And does questioning our own beliefs about God really signify a lack of faith, or does it possibly point to someone’s desire to deepen their trust, their commitment? Does not trust require humility—which may include, the humility to admit that there is much we don’t understand about God, that may be diminished by or left out of my hard and fast “faith statements”? Must I not trust God Himself, more than my own theology?
I once went bungee-jumping, when I was travelling with some friends in Africa. We were at Victoria Falls and they had a jump there that was as high as the falls itself, dropping from the middle of a bridge over the Zambezi River. Some might call me crazy (and my travelling companions did, at first!) But after speaking with the men in charge, who explained to me the procedures and precautions, I was convinced that I would be safe. Now, I didn’t go and perform any tests on the rope myself, although admittedly I did watch a few others go before me. I didn’t ask for data to be presented to me in a spreadsheet to show me how safe the bungee jump was. No matter how many people I could have let go before me, I ultimately had to decide to trust the men in charge that they would keep me safe, remember every procedure, and properly execute each.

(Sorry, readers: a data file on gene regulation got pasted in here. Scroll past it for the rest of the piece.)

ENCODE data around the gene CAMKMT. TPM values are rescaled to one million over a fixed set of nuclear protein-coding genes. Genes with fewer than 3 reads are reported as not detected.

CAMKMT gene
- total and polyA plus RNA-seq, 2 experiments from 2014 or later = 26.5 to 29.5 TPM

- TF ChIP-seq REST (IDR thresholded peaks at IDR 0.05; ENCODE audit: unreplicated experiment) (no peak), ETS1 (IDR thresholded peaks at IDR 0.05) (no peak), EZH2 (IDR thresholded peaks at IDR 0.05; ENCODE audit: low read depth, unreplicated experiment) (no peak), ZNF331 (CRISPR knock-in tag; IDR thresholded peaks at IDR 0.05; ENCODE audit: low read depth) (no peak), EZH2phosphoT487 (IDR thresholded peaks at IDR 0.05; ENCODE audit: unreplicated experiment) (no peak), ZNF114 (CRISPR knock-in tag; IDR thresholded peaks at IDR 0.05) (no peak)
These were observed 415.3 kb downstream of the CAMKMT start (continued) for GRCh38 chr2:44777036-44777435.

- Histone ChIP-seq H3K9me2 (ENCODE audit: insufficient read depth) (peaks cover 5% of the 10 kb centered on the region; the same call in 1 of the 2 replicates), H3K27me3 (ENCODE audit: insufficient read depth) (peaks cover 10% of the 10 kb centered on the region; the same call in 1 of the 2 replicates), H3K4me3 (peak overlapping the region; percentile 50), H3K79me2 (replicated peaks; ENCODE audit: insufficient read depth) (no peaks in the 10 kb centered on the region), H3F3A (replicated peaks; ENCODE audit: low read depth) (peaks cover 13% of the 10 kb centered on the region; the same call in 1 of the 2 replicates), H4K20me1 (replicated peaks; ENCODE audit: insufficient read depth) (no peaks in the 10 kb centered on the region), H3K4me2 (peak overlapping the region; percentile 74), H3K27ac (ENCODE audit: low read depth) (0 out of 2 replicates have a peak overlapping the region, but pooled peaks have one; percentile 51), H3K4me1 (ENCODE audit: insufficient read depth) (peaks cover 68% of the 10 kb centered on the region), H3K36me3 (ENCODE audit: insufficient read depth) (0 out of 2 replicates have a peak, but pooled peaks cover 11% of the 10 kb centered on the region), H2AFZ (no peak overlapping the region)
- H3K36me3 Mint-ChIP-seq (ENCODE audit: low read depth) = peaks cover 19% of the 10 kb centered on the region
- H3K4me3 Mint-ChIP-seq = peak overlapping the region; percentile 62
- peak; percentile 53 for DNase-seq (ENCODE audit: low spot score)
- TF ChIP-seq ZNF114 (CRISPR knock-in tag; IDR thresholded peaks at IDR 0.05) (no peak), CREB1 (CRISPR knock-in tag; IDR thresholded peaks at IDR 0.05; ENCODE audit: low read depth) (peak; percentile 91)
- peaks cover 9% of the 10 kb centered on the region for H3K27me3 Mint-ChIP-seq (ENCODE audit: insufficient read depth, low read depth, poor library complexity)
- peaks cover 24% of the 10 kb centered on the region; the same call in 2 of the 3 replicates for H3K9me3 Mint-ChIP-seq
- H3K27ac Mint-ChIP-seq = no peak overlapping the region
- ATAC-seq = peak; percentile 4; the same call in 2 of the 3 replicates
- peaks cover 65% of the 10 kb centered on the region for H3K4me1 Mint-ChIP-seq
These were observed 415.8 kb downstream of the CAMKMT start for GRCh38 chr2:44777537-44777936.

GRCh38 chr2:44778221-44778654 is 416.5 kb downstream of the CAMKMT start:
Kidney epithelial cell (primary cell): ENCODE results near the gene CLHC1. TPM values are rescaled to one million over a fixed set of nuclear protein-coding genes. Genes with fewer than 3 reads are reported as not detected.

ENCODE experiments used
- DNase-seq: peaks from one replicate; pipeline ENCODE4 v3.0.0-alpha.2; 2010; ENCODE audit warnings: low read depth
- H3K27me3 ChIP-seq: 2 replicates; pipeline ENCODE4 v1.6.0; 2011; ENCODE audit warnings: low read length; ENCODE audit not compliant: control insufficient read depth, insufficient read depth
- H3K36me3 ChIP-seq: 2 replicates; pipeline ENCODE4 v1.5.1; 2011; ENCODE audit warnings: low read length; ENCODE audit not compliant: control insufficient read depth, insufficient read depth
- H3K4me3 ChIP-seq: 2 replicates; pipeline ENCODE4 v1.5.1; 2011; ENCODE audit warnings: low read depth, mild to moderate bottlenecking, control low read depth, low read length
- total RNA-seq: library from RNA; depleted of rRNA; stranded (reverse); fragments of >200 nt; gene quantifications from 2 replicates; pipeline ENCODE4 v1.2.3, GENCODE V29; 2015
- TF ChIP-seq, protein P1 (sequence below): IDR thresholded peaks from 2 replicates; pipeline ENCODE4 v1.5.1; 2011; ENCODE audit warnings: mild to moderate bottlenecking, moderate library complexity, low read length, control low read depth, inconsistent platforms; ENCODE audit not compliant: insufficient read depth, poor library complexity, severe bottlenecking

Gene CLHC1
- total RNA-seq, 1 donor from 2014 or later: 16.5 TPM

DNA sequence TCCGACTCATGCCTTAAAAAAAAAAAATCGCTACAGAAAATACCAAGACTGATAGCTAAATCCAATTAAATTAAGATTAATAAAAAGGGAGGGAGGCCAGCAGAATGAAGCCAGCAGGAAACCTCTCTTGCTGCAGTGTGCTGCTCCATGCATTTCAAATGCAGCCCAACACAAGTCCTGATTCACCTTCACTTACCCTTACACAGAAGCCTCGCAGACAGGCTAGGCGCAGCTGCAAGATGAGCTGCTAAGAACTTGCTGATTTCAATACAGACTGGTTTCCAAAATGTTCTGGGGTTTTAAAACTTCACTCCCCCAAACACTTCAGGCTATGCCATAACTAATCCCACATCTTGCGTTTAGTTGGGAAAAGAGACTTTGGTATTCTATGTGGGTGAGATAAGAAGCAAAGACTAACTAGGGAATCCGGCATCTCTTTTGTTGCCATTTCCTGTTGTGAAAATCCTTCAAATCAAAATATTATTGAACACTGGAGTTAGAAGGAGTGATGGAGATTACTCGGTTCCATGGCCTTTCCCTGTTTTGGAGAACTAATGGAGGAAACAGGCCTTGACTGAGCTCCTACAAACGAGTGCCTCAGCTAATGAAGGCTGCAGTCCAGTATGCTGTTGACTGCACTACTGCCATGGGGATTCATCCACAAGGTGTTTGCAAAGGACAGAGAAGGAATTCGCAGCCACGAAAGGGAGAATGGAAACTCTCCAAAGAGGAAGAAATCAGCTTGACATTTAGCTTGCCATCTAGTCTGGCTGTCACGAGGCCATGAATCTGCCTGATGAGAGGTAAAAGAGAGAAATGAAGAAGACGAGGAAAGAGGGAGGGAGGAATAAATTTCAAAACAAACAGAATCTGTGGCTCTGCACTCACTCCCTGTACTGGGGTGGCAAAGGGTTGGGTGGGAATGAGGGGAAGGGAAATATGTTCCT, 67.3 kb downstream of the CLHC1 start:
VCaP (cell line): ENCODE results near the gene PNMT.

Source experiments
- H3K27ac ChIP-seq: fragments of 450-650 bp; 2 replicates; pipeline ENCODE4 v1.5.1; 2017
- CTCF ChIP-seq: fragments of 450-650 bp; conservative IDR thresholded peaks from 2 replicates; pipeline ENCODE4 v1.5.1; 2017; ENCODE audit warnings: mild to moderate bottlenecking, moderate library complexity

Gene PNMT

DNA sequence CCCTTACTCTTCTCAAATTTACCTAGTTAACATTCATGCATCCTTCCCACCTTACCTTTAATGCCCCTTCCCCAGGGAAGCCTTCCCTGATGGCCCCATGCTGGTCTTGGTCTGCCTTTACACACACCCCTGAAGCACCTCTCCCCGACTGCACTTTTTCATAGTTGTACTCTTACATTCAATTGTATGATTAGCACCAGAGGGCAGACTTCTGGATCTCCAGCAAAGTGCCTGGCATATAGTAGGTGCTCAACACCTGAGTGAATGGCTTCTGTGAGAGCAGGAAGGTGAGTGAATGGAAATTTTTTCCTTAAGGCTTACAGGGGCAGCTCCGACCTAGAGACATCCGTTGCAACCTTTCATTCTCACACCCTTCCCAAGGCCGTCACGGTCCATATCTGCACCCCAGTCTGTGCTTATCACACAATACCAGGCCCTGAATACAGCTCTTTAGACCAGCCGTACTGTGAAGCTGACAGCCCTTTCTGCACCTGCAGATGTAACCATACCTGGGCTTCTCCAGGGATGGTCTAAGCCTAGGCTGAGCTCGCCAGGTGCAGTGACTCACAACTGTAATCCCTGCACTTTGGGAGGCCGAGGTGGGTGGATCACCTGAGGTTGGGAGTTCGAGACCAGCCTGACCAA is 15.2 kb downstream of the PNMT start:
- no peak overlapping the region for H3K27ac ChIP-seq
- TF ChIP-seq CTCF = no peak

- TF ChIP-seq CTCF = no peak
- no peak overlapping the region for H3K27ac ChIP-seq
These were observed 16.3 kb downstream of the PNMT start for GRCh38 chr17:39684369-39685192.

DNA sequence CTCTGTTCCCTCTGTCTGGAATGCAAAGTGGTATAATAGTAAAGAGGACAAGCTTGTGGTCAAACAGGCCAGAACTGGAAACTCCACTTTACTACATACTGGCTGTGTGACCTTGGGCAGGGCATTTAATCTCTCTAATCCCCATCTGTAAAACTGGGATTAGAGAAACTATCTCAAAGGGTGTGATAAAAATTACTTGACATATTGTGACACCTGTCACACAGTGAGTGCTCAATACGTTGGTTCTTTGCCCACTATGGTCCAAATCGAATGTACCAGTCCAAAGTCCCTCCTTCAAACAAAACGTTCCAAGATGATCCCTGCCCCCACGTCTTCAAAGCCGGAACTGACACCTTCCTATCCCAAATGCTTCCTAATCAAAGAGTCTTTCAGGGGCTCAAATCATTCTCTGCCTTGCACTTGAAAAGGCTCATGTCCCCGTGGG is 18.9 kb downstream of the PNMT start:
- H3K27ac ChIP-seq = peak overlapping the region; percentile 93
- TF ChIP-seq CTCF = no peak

The point is, my faith in these bungee operators wasn’t demonstrated by my stated belief to my friends “Hey guys, it’s okay. This is completely safe!” But neither was it negated by my questions or concerns voiced ahead of time, nor by the twinge of doubt or fear that I might have experienced as I neared the ledge, hopping with my legs tied together until my toes peeked over the edge of the bridge.
At some point, I had to trust the operators, and go. I had to trust that what they told me was true, although I had no way to prove it. I placed myself in their care and provision. I had to wholeheartedly trust them… in PEOPLE, not in concepts or proofs.
“If we were given the scriptures, it was not given so we could be right about everything. (The scriptures were given) to humble us to realizing that God is right, and the rest of us is just guessing.”
-Rich Mullins at concert in Lufkin, Texas
during his last concert tour in 1997